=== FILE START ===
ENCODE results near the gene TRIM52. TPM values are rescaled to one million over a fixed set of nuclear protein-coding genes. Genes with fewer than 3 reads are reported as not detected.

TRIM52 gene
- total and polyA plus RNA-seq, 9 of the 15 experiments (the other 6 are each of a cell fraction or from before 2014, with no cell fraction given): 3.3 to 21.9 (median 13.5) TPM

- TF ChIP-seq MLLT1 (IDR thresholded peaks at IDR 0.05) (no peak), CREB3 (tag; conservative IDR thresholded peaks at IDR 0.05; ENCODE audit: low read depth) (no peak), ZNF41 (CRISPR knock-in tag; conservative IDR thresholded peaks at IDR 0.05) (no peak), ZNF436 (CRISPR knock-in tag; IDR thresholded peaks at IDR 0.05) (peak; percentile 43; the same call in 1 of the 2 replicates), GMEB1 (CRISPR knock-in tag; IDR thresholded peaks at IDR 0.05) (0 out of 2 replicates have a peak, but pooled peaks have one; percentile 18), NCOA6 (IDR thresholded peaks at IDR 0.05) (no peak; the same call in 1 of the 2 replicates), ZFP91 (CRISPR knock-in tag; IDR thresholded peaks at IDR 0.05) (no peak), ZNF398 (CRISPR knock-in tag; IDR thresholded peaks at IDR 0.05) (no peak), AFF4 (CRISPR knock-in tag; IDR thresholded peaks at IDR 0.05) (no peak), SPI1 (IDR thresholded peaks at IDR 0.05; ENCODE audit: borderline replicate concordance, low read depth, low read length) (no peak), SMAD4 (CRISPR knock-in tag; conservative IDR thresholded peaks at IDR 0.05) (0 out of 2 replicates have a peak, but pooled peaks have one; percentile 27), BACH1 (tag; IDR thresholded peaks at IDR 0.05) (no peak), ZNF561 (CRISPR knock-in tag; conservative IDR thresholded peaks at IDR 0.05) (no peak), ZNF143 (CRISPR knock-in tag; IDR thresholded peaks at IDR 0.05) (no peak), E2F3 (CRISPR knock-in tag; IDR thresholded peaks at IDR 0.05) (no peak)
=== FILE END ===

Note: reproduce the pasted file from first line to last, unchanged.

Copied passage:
ENCODE results near the gene TRIM52. TPM values are rescaled to one million over a fixed set of nuclear protein-coding genes. Genes with fewer than 3 reads are reported as not detected.

TRIM52 gene
- total and polyA plus RNA-seq, 9 of the 15 experiments (the other 6 are each of a cell fraction or from before 2014, with no cell fraction given): 3.3 to 21.9 (median 13.5) TPM

- TF ChIP-seq MLLT1 (IDR thresholded peaks at IDR 0.05) (no peak), CREB3 (tag; conservative IDR thresholded peaks at IDR 0.05; ENCODE audit: low read depth) (no peak), ZNF41 (CRISPR knock-in tag; conservative IDR thresholded peaks at IDR 0.05) (no peak), ZNF436 (CRISPR knock-in tag; IDR thresholded peaks at IDR 0.05) (peak; percentile 43; the same call in 1 of the 2 replicates), GMEB1 (CRISPR knock-in tag; IDR thresholded peaks at IDR 0.05) (0 out of 2 replicates have a peak, but pooled peaks have one; percentile 18), NCOA6 (IDR thresholded peaks at IDR 0.05) (no peak; the same call in 1 of the 2 replicates), ZFP91 (CRISPR knock-in tag; IDR thresholded peaks at IDR 0.05) (no peak), ZNF398 (CRISPR knock-in tag; IDR thresholded peaks at IDR 0.05) (no peak), AFF4 (CRISPR knock-in tag; IDR thresholded peaks at IDR 0.05) (no peak), SPI1 (IDR thresholded peaks at IDR 0.05; ENCODE audit: borderline replicate concordance, low read depth, low read length) (no peak), SMAD4 (CRISPR knock-in tag; conservative IDR thresholded peaks at IDR 0.05) (0 out of 2 replicates have a peak, but pooled peaks have one; percentile 27), BACH1 (tag; IDR thresholded peaks at IDR 0.05) (no peak), ZNF561 (CRISPR knock-in tag; conservative IDR thresholded peaks at IDR 0.05) (no peak), ZNF143 (CRISPR knock-in tag; IDR thresholded peaks at IDR 0.05) (no peak), E2F3 (CRISPR knock-in tag; IDR thresholded peaks at IDR 0.05) (no peak)